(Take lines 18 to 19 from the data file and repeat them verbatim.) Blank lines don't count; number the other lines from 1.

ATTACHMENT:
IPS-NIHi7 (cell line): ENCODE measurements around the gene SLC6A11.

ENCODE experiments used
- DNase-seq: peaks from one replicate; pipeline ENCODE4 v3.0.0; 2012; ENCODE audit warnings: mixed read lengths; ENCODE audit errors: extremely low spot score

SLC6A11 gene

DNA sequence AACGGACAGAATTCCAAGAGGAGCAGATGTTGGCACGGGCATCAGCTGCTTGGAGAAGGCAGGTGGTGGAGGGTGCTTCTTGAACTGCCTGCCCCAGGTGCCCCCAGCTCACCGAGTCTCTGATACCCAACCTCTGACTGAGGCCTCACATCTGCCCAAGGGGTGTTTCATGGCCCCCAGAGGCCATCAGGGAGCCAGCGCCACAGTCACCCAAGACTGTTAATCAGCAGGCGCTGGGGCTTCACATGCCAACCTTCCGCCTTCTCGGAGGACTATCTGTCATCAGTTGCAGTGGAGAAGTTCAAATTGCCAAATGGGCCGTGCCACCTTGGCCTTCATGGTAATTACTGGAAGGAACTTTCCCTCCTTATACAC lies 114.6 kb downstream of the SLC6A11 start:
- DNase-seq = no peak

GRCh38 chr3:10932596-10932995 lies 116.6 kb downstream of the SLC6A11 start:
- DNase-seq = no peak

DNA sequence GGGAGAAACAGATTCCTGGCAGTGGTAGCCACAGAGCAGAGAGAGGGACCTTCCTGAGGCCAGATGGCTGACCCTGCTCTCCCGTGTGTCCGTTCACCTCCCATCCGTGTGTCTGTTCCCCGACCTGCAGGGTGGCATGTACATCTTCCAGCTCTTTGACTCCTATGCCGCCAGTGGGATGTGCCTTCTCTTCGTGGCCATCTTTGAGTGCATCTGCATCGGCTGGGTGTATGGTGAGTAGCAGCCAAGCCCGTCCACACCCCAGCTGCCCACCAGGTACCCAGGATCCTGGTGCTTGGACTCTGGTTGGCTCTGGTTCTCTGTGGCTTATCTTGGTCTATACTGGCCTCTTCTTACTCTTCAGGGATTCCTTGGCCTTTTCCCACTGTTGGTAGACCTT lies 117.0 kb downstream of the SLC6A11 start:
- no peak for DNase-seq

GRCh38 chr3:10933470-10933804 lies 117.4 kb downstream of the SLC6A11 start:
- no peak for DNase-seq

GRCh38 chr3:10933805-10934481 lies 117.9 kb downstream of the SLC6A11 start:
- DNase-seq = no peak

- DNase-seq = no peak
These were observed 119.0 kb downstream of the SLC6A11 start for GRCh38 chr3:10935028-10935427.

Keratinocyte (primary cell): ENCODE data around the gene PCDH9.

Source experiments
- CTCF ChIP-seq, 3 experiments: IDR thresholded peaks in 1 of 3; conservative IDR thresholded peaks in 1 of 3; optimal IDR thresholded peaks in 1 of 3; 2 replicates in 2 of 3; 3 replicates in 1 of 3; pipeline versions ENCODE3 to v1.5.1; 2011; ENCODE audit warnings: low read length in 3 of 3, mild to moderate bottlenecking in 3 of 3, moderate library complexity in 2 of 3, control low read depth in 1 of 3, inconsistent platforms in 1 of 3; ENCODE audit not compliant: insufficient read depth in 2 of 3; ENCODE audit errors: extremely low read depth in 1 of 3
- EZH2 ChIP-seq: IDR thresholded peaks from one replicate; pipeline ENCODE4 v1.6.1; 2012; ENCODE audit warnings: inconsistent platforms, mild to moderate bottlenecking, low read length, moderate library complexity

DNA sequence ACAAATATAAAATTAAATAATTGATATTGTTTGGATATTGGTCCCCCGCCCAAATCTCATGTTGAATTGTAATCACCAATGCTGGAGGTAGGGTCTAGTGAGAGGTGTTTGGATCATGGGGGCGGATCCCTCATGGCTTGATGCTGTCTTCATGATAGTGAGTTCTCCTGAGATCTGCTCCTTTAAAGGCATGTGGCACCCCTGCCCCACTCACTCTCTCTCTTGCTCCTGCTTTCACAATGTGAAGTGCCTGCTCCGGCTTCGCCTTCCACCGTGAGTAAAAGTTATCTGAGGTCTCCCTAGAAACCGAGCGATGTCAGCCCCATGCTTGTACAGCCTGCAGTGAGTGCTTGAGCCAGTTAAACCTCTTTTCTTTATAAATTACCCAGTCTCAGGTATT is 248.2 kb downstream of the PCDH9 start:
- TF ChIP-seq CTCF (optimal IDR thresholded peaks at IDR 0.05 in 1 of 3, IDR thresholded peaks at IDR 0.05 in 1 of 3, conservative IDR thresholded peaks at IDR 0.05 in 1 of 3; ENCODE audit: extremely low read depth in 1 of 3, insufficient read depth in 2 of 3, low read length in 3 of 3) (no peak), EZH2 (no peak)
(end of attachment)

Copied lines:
Source experiments
- CTCF ChIP-seq, 3 experiments: IDR thresholded peaks in 1 of 3; conservative IDR thresholded peaks in 1 of 3; optimal IDR thresholded peaks in 1 of 3; 2 replicates in 2 of 3; 3 replicates in 1 of 3; pipeline versions ENCODE3 to v1.5.1; 2011; ENCODE audit warnings: low read length in 3 of 3, mild to moderate bottlenecking in 3 of 3, moderate library complexity in 2 of 3, control low read depth in 1 of 3, inconsistent platforms in 1 of 3; ENCODE audit not compliant: insufficient read depth in 2 of 3; ENCODE audit errors: extremely low read depth in 1 of 3